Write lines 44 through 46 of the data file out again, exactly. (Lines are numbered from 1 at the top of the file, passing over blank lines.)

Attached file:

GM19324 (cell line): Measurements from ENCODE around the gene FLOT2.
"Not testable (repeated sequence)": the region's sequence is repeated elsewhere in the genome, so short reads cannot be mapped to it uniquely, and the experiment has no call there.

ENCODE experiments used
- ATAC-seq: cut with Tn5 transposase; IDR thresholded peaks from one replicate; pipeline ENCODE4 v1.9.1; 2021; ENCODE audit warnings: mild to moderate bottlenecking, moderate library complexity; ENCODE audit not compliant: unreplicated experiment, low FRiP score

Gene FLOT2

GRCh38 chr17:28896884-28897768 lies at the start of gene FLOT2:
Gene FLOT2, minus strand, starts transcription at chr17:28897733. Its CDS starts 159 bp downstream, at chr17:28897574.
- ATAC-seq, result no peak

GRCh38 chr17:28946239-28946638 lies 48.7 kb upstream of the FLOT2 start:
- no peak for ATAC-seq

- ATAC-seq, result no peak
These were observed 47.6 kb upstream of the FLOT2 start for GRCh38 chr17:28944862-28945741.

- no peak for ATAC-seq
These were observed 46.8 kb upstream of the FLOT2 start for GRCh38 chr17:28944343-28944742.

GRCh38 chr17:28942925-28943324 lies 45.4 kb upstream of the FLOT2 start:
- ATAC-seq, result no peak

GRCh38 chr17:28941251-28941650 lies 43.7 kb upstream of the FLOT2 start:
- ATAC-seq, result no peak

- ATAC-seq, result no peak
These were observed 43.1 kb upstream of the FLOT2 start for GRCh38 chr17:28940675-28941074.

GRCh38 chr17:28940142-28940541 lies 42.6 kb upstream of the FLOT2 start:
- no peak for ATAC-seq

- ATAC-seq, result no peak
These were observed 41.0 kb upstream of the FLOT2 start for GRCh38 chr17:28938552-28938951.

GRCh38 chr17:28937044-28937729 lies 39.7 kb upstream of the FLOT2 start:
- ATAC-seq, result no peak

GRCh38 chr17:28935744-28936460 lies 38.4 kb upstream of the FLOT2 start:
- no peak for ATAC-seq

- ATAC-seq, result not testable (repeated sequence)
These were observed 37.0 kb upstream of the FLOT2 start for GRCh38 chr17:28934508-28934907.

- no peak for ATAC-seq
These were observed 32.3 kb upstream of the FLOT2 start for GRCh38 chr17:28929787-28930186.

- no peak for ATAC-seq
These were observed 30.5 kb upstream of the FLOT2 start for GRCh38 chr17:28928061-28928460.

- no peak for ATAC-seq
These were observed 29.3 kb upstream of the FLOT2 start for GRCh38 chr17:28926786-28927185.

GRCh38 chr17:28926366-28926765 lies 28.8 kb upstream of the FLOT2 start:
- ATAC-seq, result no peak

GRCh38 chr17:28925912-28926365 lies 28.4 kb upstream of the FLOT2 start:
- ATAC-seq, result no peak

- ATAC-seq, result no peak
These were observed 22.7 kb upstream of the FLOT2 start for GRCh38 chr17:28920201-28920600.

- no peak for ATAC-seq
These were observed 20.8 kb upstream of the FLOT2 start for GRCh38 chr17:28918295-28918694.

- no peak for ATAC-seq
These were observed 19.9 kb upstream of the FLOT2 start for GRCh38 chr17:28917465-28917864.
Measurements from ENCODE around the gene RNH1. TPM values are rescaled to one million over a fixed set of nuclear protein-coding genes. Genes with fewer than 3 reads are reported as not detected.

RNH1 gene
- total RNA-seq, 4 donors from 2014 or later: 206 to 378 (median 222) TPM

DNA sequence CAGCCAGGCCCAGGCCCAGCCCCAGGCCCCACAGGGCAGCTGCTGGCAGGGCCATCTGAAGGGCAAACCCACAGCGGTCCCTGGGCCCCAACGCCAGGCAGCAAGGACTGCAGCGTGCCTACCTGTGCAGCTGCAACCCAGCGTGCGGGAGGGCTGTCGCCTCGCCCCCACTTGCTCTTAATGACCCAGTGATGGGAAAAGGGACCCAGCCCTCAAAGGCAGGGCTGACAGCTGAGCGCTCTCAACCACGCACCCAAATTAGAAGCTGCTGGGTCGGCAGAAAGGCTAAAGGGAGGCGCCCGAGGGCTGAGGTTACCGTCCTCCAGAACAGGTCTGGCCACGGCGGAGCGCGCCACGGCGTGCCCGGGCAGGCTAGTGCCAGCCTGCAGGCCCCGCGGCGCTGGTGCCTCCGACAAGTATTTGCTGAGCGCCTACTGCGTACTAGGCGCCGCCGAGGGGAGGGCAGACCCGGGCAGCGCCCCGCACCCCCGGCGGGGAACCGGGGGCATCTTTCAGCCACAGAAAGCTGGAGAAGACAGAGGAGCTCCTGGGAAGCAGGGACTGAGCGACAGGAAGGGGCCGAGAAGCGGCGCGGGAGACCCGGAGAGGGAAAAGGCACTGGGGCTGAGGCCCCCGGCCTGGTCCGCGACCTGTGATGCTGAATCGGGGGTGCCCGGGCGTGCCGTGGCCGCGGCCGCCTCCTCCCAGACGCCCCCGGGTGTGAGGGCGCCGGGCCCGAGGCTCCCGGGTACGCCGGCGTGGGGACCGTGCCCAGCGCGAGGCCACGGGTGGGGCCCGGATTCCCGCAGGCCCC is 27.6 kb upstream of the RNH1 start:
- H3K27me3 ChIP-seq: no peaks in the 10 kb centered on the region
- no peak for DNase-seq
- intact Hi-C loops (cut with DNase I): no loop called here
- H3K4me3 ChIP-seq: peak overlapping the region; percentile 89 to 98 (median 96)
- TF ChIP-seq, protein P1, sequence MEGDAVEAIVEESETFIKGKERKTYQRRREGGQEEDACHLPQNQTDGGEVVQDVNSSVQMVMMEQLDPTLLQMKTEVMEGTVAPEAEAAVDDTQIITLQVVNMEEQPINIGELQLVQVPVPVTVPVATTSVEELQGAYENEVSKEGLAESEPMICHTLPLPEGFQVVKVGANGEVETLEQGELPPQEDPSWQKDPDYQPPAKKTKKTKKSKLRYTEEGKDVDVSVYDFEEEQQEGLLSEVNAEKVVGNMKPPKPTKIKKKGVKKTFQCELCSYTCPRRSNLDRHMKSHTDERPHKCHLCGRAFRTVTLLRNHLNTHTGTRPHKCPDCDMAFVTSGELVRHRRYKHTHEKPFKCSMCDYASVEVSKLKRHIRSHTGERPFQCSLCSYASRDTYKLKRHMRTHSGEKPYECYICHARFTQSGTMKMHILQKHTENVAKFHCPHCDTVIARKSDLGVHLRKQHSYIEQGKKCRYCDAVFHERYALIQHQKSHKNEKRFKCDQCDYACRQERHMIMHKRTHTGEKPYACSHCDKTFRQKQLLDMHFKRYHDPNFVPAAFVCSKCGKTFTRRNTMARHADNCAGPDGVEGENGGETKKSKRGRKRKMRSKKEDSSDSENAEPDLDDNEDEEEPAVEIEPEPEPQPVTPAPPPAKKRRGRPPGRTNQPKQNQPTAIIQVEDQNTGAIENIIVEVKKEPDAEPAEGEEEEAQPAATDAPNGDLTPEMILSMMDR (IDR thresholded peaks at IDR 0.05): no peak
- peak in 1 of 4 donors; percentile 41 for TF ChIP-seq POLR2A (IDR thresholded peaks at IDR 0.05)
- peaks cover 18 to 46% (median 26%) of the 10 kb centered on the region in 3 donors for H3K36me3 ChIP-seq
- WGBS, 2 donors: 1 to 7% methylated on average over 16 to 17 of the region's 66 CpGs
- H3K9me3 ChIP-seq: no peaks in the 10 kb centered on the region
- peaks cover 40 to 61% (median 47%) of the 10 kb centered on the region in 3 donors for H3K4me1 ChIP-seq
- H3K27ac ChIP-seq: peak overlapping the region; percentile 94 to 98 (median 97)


These were observed 20.8 kb upstream of the FLOT2 start for GRCh38 chr17:28918295-28918694.

- no peak for ATAC-seq
These were observed 19.9 kb upstream of the FLOT2 start for GRCh38 chr17:28917465-28917864.